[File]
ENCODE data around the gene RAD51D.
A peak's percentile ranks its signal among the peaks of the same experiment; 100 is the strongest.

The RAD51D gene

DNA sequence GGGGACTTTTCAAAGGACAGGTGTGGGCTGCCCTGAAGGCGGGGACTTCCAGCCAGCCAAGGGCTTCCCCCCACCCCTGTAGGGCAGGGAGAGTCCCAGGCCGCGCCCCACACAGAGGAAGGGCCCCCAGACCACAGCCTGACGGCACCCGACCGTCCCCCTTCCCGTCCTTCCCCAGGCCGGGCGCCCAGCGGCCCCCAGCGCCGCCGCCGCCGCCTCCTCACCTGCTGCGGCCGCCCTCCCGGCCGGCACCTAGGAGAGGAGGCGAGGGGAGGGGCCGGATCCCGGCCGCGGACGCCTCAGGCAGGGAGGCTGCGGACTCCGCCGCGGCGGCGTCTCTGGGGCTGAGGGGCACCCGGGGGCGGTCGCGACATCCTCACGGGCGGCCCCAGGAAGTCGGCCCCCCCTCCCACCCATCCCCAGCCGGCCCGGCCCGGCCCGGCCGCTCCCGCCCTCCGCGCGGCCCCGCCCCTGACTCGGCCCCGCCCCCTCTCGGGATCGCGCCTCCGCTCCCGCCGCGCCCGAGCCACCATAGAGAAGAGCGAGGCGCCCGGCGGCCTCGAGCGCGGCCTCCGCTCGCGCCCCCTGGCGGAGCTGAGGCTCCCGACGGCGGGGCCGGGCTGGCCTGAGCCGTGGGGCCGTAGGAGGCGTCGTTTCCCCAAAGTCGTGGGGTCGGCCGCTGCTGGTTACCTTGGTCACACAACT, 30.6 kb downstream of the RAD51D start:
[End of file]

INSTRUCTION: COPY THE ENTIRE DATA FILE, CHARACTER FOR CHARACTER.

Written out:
ENCODE data around the gene RAD51D.
A peak's percentile ranks its signal among the peaks of the same experiment; 100 is the strongest.

The RAD51D gene

DNA sequence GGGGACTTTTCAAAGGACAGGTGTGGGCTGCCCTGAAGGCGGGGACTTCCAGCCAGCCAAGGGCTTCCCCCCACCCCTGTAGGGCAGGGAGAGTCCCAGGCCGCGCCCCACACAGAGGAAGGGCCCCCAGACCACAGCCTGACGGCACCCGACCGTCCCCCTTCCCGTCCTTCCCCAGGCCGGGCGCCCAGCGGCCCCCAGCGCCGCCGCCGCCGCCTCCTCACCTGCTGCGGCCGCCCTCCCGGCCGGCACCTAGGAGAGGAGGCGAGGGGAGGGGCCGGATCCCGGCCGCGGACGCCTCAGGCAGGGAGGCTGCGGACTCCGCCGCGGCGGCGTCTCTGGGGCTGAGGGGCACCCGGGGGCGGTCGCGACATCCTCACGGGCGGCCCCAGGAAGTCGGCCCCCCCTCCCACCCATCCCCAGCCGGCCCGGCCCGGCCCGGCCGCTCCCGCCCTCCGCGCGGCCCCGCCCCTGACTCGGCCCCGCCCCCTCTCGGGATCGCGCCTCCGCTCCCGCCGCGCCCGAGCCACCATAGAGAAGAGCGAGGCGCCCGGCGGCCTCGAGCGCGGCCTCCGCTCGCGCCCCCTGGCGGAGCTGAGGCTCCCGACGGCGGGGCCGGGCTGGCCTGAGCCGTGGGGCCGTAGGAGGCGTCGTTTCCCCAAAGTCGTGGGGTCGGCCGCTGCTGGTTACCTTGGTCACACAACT, 30.6 kb downstream of the RAD51D start: